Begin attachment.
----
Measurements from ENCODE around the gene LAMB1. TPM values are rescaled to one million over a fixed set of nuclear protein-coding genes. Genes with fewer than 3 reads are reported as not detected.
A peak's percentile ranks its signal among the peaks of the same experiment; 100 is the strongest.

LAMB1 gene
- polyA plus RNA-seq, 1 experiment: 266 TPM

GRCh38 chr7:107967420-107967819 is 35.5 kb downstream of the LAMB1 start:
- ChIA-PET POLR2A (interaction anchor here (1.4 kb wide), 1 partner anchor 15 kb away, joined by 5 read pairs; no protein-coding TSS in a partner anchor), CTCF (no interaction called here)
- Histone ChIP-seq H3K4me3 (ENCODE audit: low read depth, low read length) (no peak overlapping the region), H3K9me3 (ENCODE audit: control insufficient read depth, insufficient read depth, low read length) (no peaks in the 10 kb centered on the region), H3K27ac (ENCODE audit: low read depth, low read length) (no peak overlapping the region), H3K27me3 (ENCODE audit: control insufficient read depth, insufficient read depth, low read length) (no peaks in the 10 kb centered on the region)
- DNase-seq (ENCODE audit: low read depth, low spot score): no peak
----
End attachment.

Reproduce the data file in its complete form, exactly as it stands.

Measurements from ENCODE around the gene LAMB1. TPM values are rescaled to one million over a fixed set of nuclear protein-coding genes. Genes with fewer than 3 reads are reported as not detected.
A peak's percentile ranks its signal among the peaks of the same experiment; 100 is the strongest.

LAMB1 gene
- polyA plus RNA-seq, 1 experiment: 266 TPM

GRCh38 chr7:107967420-107967819 is 35.5 kb downstream of the LAMB1 start:
- ChIA-PET POLR2A (interaction anchor here (1.4 kb wide), 1 partner anchor 15 kb away, joined by 5 read pairs; no protein-coding TSS in a partner anchor), CTCF (no interaction called here)
- Histone ChIP-seq H3K4me3 (ENCODE audit: low read depth, low read length) (no peak overlapping the region), H3K9me3 (ENCODE audit: control insufficient read depth, insufficient read depth, low read length) (no peaks in the 10 kb centered on the region), H3K27ac (ENCODE audit: low read depth, low read length) (no peak overlapping the region), H3K27me3 (ENCODE audit: control insufficient read depth, insufficient read depth, low read length) (no peaks in the 10 kb centered on the region)
- DNase-seq (ENCODE audit: low read depth, low spot score): no peak